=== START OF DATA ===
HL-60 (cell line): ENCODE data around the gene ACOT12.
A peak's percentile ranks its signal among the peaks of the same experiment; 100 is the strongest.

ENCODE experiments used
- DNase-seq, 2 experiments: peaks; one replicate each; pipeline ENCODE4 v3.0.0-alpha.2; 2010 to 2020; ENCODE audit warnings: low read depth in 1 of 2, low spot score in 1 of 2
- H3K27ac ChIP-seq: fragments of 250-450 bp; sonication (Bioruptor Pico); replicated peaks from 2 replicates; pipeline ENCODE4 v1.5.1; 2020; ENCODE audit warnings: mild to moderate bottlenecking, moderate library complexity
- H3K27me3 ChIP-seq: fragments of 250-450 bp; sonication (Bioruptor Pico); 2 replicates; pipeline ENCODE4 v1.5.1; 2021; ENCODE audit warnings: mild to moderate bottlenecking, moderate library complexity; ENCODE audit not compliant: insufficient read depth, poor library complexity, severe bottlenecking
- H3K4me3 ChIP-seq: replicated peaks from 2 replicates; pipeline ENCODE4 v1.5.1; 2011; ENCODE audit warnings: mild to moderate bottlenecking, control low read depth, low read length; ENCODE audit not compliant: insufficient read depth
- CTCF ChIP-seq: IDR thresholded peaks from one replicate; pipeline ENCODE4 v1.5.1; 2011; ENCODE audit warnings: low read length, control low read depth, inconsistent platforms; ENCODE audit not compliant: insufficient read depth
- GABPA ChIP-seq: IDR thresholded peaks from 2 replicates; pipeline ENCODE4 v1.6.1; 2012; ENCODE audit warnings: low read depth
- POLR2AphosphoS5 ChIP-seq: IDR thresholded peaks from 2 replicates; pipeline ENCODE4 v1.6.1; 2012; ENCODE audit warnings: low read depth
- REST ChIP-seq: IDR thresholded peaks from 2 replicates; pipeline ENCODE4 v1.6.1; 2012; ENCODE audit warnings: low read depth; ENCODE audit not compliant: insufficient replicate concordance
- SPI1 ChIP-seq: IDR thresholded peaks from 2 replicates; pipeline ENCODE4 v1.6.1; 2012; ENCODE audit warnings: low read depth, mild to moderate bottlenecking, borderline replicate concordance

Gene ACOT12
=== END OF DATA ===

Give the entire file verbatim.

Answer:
HL-60 (cell line): ENCODE data around the gene ACOT12.
A peak's percentile ranks its signal among the peaks of the same experiment; 100 is the strongest.

ENCODE experiments used
- DNase-seq, 2 experiments: peaks; one replicate each; pipeline ENCODE4 v3.0.0-alpha.2; 2010 to 2020; ENCODE audit warnings: low read depth in 1 of 2, low spot score in 1 of 2
- H3K27ac ChIP-seq: fragments of 250-450 bp; sonication (Bioruptor Pico); replicated peaks from 2 replicates; pipeline ENCODE4 v1.5.1; 2020; ENCODE audit warnings: mild to moderate bottlenecking, moderate library complexity
- H3K27me3 ChIP-seq: fragments of 250-450 bp; sonication (Bioruptor Pico); 2 replicates; pipeline ENCODE4 v1.5.1; 2021; ENCODE audit warnings: mild to moderate bottlenecking, moderate library complexity; ENCODE audit not compliant: insufficient read depth, poor library complexity, severe bottlenecking
- H3K4me3 ChIP-seq: replicated peaks from 2 replicates; pipeline ENCODE4 v1.5.1; 2011; ENCODE audit warnings: mild to moderate bottlenecking, control low read depth, low read length; ENCODE audit not compliant: insufficient read depth
- CTCF ChIP-seq: IDR thresholded peaks from one replicate; pipeline ENCODE4 v1.5.1; 2011; ENCODE audit warnings: low read length, control low read depth, inconsistent platforms; ENCODE audit not compliant: insufficient read depth
- GABPA ChIP-seq: IDR thresholded peaks from 2 replicates; pipeline ENCODE4 v1.6.1; 2012; ENCODE audit warnings: low read depth
- POLR2AphosphoS5 ChIP-seq: IDR thresholded peaks from 2 replicates; pipeline ENCODE4 v1.6.1; 2012; ENCODE audit warnings: low read depth
- REST ChIP-seq: IDR thresholded peaks from 2 replicates; pipeline ENCODE4 v1.6.1; 2012; ENCODE audit warnings: low read depth; ENCODE audit not compliant: insufficient replicate concordance
- SPI1 ChIP-seq: IDR thresholded peaks from 2 replicates; pipeline ENCODE4 v1.6.1; 2012; ENCODE audit warnings: low read depth, mild to moderate bottlenecking, borderline replicate concordance

Gene ACOT12